What does the term “Extra virgin olive oil” really mean?

When it comes to olive oil, one question often asked is about the terms ‘virgin’ or ‘extra virgin’ and just what they really mean. Compared to a product labeled simply “olive oil” These terms have very specific meaning and relate to the way the oil is produced and should be used.

You can think of extra virgin and virgin olive oil, as fresh fruit juice, produced simply by crushing olives. Virgin olive oil is the only cooking oil made without the use of chemicals and industrial refining. Extra virgin olive oil is the most premium pf this category.

The term “first cold pressed” is often used and displayed prominently on bottles of extra virgin olive oil, but by definition, extra virgin olive oil must be “cold” extracted which really means that it can’t be heated, nor can solvents be added to the fruit pulp to yield more oil.

While the term “first cold pressed” is typically used, it is far more common in modern, efficient production facilities to extract the oil through spinning in a centrifuge rather than actually pressing, which is considered by many to be antiquated and less efficient.

The first oil extracted is the highest quality and has the lowest acidity. Later, virgin olive oil is produced, then many producers will treat the remaining olive pulp with chemicals to extract what is referred to as simply ‘olive oil’, then finally ‘olive pomace oil’ is produced through even further processing.

The acidity levels of the oil is one of the key determining factors in the grade it receives. Extra virgin olive oil contains no more than 0.8% free acidity and is judged to have a superior taste, having a fruity flavor and no defined sensory defects.

Virgin olive oil is of slightly lower quality, with free acidity of up to 1.5%, and has good taste, but according to experts, may have some sensory defects.

In short, extra virgin tastes better than virgin, hits higher scores in terms of its chemical composition and it has more nutrients. Refined olive oil, while having a very low acidity, has virtually no taste as these elements are lost in the filtering process. Later, extra virgin olive oil is often added to refined olive oil to produce a product marketed as “Pure olive oil” or simply “olive oil”.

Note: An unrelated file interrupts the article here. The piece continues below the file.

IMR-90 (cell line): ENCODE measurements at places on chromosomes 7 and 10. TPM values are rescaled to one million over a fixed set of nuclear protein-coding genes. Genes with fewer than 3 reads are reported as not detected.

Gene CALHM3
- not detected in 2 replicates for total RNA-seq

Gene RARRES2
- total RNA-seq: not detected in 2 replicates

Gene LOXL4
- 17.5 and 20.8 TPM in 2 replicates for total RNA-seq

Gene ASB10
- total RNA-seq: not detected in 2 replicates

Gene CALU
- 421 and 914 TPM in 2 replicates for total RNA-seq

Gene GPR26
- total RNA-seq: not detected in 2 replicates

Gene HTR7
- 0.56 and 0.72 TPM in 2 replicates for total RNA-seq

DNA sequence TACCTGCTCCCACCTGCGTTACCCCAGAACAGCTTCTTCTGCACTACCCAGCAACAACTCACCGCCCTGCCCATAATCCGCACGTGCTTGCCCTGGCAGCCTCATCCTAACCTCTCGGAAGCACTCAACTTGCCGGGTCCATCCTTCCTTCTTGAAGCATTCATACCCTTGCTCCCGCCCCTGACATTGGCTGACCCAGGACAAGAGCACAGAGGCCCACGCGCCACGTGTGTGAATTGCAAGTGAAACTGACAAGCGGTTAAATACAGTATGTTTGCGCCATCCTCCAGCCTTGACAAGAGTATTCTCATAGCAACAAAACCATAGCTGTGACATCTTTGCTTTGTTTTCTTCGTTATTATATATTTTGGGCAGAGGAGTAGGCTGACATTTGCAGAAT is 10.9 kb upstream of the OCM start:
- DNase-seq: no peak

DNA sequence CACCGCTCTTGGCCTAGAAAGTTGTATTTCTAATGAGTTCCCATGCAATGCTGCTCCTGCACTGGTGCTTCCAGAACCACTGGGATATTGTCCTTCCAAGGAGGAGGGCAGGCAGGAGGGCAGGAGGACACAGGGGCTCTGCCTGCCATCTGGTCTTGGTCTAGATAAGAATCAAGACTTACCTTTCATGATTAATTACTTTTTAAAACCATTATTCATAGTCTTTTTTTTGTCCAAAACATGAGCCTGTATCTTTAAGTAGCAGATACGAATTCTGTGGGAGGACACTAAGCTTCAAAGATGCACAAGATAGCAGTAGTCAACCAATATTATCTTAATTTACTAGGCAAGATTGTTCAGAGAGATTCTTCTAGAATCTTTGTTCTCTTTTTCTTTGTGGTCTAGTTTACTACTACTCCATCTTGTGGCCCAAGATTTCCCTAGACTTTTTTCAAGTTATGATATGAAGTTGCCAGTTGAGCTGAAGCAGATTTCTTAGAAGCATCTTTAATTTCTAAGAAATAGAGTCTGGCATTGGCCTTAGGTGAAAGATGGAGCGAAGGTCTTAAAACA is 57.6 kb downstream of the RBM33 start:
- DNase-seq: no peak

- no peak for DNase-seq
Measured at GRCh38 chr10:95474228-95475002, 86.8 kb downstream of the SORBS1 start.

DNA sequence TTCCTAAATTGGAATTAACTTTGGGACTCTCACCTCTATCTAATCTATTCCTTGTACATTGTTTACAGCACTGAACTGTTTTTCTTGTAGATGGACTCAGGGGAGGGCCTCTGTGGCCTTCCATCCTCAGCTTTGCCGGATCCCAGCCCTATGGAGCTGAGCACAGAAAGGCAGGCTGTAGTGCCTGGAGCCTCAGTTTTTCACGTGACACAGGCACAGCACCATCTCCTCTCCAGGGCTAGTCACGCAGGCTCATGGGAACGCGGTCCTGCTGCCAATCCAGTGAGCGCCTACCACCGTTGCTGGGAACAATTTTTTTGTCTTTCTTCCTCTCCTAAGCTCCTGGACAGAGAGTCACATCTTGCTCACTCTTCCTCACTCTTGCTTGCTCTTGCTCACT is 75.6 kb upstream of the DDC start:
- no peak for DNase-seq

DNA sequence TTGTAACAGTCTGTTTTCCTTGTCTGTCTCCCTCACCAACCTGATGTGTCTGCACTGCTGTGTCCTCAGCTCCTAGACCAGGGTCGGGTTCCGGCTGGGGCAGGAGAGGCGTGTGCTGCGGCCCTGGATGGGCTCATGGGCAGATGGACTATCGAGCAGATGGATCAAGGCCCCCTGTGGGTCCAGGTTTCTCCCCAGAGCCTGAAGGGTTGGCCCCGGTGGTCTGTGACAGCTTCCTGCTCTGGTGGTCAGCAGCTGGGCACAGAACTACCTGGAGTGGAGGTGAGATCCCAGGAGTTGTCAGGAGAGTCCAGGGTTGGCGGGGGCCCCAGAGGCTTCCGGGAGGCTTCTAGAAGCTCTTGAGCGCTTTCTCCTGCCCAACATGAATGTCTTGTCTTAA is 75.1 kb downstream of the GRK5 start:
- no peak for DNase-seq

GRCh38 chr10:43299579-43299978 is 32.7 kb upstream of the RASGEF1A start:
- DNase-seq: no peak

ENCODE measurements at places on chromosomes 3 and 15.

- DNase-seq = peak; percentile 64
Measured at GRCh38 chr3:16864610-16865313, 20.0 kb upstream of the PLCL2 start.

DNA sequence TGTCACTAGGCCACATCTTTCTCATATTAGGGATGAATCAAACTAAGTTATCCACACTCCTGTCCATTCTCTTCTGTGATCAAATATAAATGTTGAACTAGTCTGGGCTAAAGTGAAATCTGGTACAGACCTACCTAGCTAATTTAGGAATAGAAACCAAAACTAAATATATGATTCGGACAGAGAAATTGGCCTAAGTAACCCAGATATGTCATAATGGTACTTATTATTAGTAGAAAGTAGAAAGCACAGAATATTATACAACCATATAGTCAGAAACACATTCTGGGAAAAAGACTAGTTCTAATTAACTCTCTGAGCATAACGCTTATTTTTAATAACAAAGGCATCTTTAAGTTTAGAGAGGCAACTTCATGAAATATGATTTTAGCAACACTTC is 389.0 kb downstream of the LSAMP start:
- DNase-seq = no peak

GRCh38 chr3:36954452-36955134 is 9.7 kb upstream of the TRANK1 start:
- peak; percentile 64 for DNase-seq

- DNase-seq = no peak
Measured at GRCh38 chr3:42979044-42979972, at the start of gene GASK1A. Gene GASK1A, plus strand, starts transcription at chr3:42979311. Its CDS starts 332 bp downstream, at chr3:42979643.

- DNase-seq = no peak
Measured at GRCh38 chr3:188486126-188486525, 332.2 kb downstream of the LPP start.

Apart from the production and acidity requirements, classification as extra virgin specifically, requires specific taste components as judged by olive oil tasting experts.

Fruitiness, bitterness and pungency are the three areas assessed.

A fruity oil is described as having the pleasant spicy fruit flavor characteristic of fresh ripe or green olives. Fruitiness also varies with the variety of olive, of which there are hundreds.

Typically more mature olives yield oils that are milder, aromatic, buttery, and floral, while greener, younger olives produces a grassier, stronger tasting oil.

Pungency refers to the peppery sensation in the mouth and throat. Most high antioxidant extra virgin olive oils give this peppery sensation.

We hope you’ve find this description of different grades of olive oil interesting and useful!

 

Happy sizzling and drizzling!

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Shortbread Hors d’Oeuvres with Parmigiano Reggiano

Serves: 8 people

Ingredients needed:

1 cup of organic all-purpose flour
1 Tablespoon Olé extra virgin olive oil
1 cup of chopped olives
1 cup of chopped prociutto
1 cup chopped sun-dried tomatoes packed in oil
1/3 cup of salted butter
1 3/4 cups of finely grated Parmigiano Reggiano cheese
1 Tablespoon of freshly-grated garlic
1 cup roasted pine nuts

Steps:
1. Mix the flour, butter, olive oil, cheese and garlic to make the dough (the dough will be a bit dry at this point).

2. Combine all the other ingredients and the dough in a bowl, adding a few tablespoons of water to moisten the dough, if necessary.

3. Form into a ball, wrap in plastic, and refrigerate at least 30 minutes or overnight if serving the next day.

4. Preheat your oven to 350°F.

5. Cover a cookie sheet with parchment paper.

6. Roll out the shortbread on a floured surface until about 1/2” thick. Use a small glass or holiday cookie cutters to cut out shapes. Place the shapes about 2” apart on the prepared cookie sheet.

7. Bake in the oven until the shortbread is light brown, about 15 minutes.

8. Take the cookie sheet out of the oven. Serve the Hors d’Oeuvres fresh out of the oven, but cooled slightly, with a glass of Chardonnay. This is a classic French hors d’oeuvre, but it is even more tasty and healthy when it is homemade. If there are any leftovers (unlikely), store them in a metal box.